Reubin Askew

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Reubin O'Donovan Askew


In office
January 5, 1971 – January 1979
Preceded by Claude Kirk
Succeeded by Bob Graham

Chairman of the National Governors Association
In office
January 23, 1977 – September 9, 1977
Preceded by Cecil Andrus
Succeeded by William Milliken

Florida State Senator for District 2
In office
November 6, 1962 – November 3, 1970
Preceded by Philip D. Beall
Succeeded by W. D. Childers

Florida State Representative for Escambia County
In office
November 4, 1958 – November 6, 1962
Preceded by J. B. Hopkins
Succeeded by Gordon W. Wells

United States Trade Representative
In office
October 1, 1979 – December 31, 1980
President Jimmy Carter
Preceded by Robert Strauss
Succeeded by Bill Brock

Born September 11, 1928
Muskogee, Oklahoma
Died March 13, 2014 (aged 85)
Tallahassee, Florida
Resting place Bayview Memorial Park in Pensacola
Political party Democrat
Spouse(s) Donna Lou Harper Askew

(born 1934)
(married 1956-2014, his death)

Children Two adopted children

Parents:
Leon G. and Alberta O'Donovan Askew (divorced c. 1930)

Alma mater Pensacola High School

Florida State University (BA)
University of Florida Law School (Gainesville)

Occupation Attorney; Professor

Military Service
Service/branch (1) United States Army

(2) United States Air Force

Years of service (1) 1946–1948

(2) Korean War

Rank (1)Sergeant

(1)Military intelligence officer

Reubin O'Donovan Askew (September 11, 1928 – March 13, 2014) was the 37th governor of his adopted U.S. state of Florida, with service from 1971 to 1979. His "New South" administration stressed civil rights in the post-segregation years, enactment of the state's first corporate tax, and the "Sunshine Amendmen," which requires public officials and candidates to provide full financial transparency.[1] A Presbyterian, he was particularly known for his personal integrity.

Though born in Muskogee, Oklahoma, Askew moved to Florida in 1937 with his mother, the former Alberta O'Donovan (1897-1989), a native of Pensacola. His parents were divorced when he was two years of age.[1] He was engaged in the private practice of law in Pensacola in Escambia County in the Florida Panhandle. He obtained a bachelor's degree from Florida State University in the capital city of Tallahassee and his legal credentials from the Fredric G. Levin College of Law at the University of Florida in Gainesville. He was a United States Army military intelligence officer from 1946 to 1948. During the Korean War, he served in the United States Air Force.[1] While in Pensacola, he was elected in 1958 to the Florida House of Representatives and in 1962 to the state Senate. In 1970, as the Democratic gubernatorial nominee, he handily unseated the controversial one-term incumbent Republican Claude Kirk, for whom then U.S. President Richard M. Nixon and Vice President Spiro Agnew campaigned in another heavily Democratic year. Agnew polled 984,305 votes (56.9 percent) to 746,243 (43.1 percent. In 1974, he defeated the Republican Jerry Thomas, 61 to 39 percent, to become the first Florida governor to serve two four-year consecutive terms.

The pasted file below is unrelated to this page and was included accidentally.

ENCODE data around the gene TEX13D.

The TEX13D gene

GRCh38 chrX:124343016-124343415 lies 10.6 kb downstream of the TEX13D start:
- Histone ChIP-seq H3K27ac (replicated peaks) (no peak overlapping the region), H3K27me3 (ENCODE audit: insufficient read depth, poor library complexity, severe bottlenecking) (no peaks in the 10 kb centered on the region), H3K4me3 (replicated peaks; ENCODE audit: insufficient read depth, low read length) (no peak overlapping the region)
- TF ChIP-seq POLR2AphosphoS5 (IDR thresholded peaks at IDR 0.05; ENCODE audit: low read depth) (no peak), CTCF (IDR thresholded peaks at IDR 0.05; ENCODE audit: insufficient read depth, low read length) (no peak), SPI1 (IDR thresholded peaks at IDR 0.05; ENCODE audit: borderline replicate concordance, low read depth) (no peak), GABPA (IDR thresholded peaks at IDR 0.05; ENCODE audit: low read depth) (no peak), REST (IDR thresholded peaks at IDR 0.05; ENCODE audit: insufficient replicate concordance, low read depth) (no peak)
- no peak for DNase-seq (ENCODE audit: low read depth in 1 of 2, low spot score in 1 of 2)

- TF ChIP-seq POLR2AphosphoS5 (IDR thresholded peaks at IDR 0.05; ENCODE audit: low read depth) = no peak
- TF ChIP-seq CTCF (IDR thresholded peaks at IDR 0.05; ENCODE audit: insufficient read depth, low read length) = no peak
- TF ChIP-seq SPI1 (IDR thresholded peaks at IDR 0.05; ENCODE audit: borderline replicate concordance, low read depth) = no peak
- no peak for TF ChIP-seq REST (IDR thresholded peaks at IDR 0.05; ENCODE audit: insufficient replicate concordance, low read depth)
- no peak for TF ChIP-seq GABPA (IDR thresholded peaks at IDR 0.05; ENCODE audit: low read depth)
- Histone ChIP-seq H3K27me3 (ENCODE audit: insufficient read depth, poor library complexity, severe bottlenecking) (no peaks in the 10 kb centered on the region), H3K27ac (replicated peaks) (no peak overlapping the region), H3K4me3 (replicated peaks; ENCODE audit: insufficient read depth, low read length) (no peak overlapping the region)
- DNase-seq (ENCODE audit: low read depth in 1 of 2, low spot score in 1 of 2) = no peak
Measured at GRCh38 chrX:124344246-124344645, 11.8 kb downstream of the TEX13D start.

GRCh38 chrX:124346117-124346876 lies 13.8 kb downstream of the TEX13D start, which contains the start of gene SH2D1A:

Askew is widely considered to have been one of his state's best governors; in 2014, The Tampa Bay Times ranked him the second best governor in state history and the John F. Kennedy School of Government at Harvard University in Cambridge, Massachusetts, rated him one of the country's top ten governors of the 20th century.[2]> In 1972, Askew was the keynote speaker at the Democratic National Convention, which met in Miami Beach. He declined an offer to be the running-mate with party nominee George McGovern of South Dakota, who finally selected the Kennedy in-law, Sargent Shriver for the nod.

After he left the governorship, Askew was from 1979 to 1981 the United States Trade Representative under President Jimmy Carter. He sought the Democratic presidential nomination in 1984 but withdrew after finishing last in the New Hampshire primary. The nomination went to Walter Mondale, a former U.S. Senator for Minnesota, who had been the vice president under Carter, clinched the nomination, only to lose forty-nine states to Republican Ronald W. Reagan. Askew later taught at the public universities of Florida.

He died in Tallahasssee of a stroke at the age of eighty-five and is interred along with his mother at Bayview Memorial Park in Pensacola.[1]

The Reubin O'D. Askew School of Public Administration and Policy at Florida State University is named in his honor.[3] Interstate 110 in Pensacola is named the Reubin O'Donovan Askew Parkway.

References

  1. 1.0 1.1 1.2 1.3 Reubin O'Donovan Askew (1928-2014) - Find A Grave Memorial, accessed March 24, 2021.
  2. Steve Bosquet (July 29, 2013). Times may have changed, but former Florida Gov. Reubin Askew hasn't. The Tampa Bay Times. Retrieved on March 24, 2021.
  3. Reubin Askew - Biography - IMDb, accessed March 24, 2021.